Reflecting the needs of an aging population, an increasing industry focus is on at-home and high-tech health. Entities like Norton and others have a big focus on technology, and the hospital was ranked the highest in Kentucky among large organizations on the 2018 list of Best Places to Work in IT by IDG’s Computerworld. These technology experts are relied upon for developing technology to elevate patient care.
“Continued investment in our IT technology and employees helps ensure a support model that provides clinicians with the essential tools to care for our guests and their families,” said Gough.
In April 2019, a new initiative with Norton Healthcare allowed students at Engelhard Elementary School in Louisville to have access to medical care beyond the school nurse. The school-based Telemedicine Program allows a child to see a Norton Healthcare provider through a secure video visit from the school nurse’s office.
Also in February 2019, Louisville-based LHC Group Inc., an in-home health care provider serving 85 Kentucky counties announced it will locate a regional home office at its existing operation in Louisville with a $600,000 investment expected to create 31 full-time jobs.
“Kentucky’s health care sector has grown steadily in recent years, and LHC Group’s addition of a regional headquarters location in Louisville builds on this extraordinary progress,” Gov. Matt Bevin said in a press release.
LHC Group’s investment comes on the heels of the company’s April 2018 merger with Almost Family Inc., a home health care services provider headquartered in Louisville since 1976.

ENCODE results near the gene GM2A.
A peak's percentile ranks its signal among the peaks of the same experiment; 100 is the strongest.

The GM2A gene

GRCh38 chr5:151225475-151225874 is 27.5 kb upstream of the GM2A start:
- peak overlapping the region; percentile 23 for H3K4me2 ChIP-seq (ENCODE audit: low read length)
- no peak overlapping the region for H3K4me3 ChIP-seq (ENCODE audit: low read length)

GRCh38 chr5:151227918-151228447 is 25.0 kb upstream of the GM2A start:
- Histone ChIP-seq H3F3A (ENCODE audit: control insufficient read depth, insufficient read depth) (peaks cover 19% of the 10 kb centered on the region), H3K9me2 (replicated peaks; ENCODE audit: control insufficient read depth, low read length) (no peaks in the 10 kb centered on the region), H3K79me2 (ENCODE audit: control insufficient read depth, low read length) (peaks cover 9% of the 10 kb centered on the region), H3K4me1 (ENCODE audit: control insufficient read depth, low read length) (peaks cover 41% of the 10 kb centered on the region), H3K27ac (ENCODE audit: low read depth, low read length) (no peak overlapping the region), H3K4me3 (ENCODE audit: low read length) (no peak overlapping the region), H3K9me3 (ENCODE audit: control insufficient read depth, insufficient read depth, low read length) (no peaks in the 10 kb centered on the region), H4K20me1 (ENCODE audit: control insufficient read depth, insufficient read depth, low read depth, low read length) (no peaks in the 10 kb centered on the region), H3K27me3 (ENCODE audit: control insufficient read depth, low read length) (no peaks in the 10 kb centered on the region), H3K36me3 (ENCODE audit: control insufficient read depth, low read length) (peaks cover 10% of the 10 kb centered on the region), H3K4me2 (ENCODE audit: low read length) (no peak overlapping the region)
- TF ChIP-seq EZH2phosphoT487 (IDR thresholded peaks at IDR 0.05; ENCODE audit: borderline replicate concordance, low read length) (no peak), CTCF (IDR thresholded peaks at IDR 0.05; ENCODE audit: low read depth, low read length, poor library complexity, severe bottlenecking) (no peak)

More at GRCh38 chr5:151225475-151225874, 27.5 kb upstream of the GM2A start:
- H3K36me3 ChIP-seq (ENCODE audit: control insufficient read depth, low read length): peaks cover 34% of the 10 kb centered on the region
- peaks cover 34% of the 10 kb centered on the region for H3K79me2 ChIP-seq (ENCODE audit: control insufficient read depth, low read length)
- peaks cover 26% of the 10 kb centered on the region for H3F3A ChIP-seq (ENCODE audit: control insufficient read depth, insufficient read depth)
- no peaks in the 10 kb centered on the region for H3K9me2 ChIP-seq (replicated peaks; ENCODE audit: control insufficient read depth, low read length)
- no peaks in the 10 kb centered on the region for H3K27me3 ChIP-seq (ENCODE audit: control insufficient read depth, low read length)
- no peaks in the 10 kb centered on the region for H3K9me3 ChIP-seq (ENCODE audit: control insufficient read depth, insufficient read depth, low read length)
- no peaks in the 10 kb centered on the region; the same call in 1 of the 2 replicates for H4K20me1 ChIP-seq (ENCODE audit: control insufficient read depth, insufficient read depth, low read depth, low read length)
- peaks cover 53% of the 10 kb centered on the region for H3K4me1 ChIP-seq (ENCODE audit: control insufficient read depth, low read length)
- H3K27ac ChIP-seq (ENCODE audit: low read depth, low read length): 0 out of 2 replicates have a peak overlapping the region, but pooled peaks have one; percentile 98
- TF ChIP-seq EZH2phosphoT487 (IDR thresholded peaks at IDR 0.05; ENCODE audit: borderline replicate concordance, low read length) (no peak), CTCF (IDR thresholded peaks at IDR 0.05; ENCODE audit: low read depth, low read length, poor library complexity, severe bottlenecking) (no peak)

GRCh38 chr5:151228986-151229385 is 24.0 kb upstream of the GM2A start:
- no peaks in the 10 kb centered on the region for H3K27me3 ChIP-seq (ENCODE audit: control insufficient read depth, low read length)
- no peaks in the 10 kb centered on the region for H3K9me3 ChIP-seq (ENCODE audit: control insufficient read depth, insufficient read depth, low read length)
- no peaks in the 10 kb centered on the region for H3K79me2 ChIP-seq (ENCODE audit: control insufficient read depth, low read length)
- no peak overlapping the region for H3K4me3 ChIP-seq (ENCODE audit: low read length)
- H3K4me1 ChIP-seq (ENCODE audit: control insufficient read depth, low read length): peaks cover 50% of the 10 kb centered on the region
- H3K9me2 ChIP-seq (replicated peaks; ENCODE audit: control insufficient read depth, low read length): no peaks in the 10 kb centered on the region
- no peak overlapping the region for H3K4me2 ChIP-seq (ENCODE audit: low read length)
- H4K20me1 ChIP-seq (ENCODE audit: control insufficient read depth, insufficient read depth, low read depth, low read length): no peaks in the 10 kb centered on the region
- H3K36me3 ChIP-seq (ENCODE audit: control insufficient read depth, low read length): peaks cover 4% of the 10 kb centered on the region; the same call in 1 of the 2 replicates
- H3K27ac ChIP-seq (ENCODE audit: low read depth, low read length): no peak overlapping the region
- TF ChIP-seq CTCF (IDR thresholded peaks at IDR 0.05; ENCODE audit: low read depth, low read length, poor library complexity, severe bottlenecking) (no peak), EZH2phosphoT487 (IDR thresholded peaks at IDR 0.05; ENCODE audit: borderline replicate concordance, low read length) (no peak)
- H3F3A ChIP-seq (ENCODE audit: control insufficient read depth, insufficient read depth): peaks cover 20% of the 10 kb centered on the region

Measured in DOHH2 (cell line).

CareTech brings professionals from around nation
Sometimes home health falls on the shoulders of unpaid providers, and the problem of lost wages in health care around the world is a big problem being addressed by the Louisville Healthcare CEO Council.
In April 2019, the LHCC announced it’s accepting applications for its CareTech Pitch Competition, an international competition that convenes investors, entrepreneurs, and enterprises to identify outstanding innovations to address the needs of unpaid caregivers.
“Unpaid caregivers provide an astounding $506 billion of free care every year. Many report that they operate in a near-constant ‘crisis mode’ and struggle to find relevant resources,” said Tammy York Day, president and CEO of LHCC. “LHCC is creating a unique opportunity for entrepreneurs to put their disruptive technologies in front of some of the biggest customers in the health care industry.”
Buschman noted, “We’re seeing more private/public collaborations than ever before.”
He cited programs like Kentuckiana Works; the “Academies of Louisville” that partners with Jefferson County Public Schools; The Thrive Center, an experiential center of technology that spotlights innovation and promotes healthy aging; the Hive, a UofL/Kindred Healthcare technology research and collaboration focused on developing innovative solutions for various aspects of aging care; Lacuna Health, a Kindred Healthcare Innovations company that identifies and solves for gaps in the patient experience; and LEAP (Louisville Entrepreneurship Acceleration Partnership), a collaborative effort to strengthen and grow the innovative ecosystem of the region as some of many examples of this innovation and collaboration at work in the regional health care marketplace.